The ECAS: a tool to detect cognitive change in MND

25 June 2015

Prof Sharon Abrahams and team have published findings proving that the Edinburgh Cognitive ALS Screen is a valid way to detect cognitive changes in people with motor neurone disease.

It is increasingly accepted that some people with motor neurone disease (MND; also called amyotrophic lateral sclerosis or ALS) experience changes in their thinking, emotion, language and behaviour, in addition to their motor symptoms. These are collectively called "cognitive symptoms".

Cognitive symptoms can be difficult to study because many tests rely on a rapid response and are therefore not suitable for people with a physical disability.

A team led by Prof Sharon Abrahams has developed the Edinburgh Cognitive ALS Screen (ECAS). It was developed for MND/ALS patients with a physical disability, for use by healthcare professionals. The screen is designed to detect the specific profile of cognitive and behavioural changes in people with MND, and to differentiate MND from other conditions.

In their latest study, which was published in the journal Amyotrophic Lateral Sclerosis and Frontotemporal Degeneration, the team has proven that the ECAS can detect particular cognitive changes in people with MND.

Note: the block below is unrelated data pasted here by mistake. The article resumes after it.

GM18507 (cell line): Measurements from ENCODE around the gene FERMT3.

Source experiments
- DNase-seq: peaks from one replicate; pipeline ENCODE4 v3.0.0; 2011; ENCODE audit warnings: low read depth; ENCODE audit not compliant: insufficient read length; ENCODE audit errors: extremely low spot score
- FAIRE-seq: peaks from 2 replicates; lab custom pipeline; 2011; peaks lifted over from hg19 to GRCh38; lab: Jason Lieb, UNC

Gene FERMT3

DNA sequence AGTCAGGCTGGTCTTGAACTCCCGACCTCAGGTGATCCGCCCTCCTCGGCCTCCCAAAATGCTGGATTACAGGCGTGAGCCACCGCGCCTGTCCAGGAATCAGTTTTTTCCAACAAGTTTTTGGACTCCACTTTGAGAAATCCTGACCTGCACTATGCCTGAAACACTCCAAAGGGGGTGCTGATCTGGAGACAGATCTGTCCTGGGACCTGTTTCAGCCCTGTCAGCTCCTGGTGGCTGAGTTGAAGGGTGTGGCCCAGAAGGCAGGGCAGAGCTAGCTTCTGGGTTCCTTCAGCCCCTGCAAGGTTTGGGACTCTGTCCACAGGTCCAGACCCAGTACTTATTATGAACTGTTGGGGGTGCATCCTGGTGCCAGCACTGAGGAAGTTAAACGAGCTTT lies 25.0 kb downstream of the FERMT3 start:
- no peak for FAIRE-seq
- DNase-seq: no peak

By comparing the ECAS against gold-standard extensive neuropsychological testing, the researchers demonstrated that the ECAS is a valid way determine the presence, severity and type of cognitive change. This is an essential first step towards managing these symptoms.

Some people with MND experience changes in their thinking, emotion, language and behaviour together with their motor symptoms. - See more at: http://annerowlingclinic.com/research.html#sthash.DmM0CcQT.dpuf Some people with MND experience changes in their thinking, emotion, language and behaviour together with their motor symptoms. - See more at: http://annerowlingclinic.com/research.html#sthash.DmM0CcQT.dpuf
Some people with MND experience changes in their thinking, emotion, language and behaviour together with their motor symptoms. - See more at: http://annerowlingclinic.com/research.html#sthash.DmM0CcQT.dpuf
Some people with MND experience changes in their thinking, emotion, language and behaviour together with their motor symptoms. - See more at: http://annerowlingclinic.com/research.html#sthash.DmM0CcQT.dpuf

Read the article in Amyotophic Lateral Sclerosis and Frontotemporal Degeneration (summary free; subscription required for full-text acccess)

 

Sharon Abrahams is a Professor in the Department of Psychology, University of Edinburgh, sees patients in our Cognitive Disorders Clinic, and is a Principal Investigator of the Euan MacDonald Centre for MND Research.

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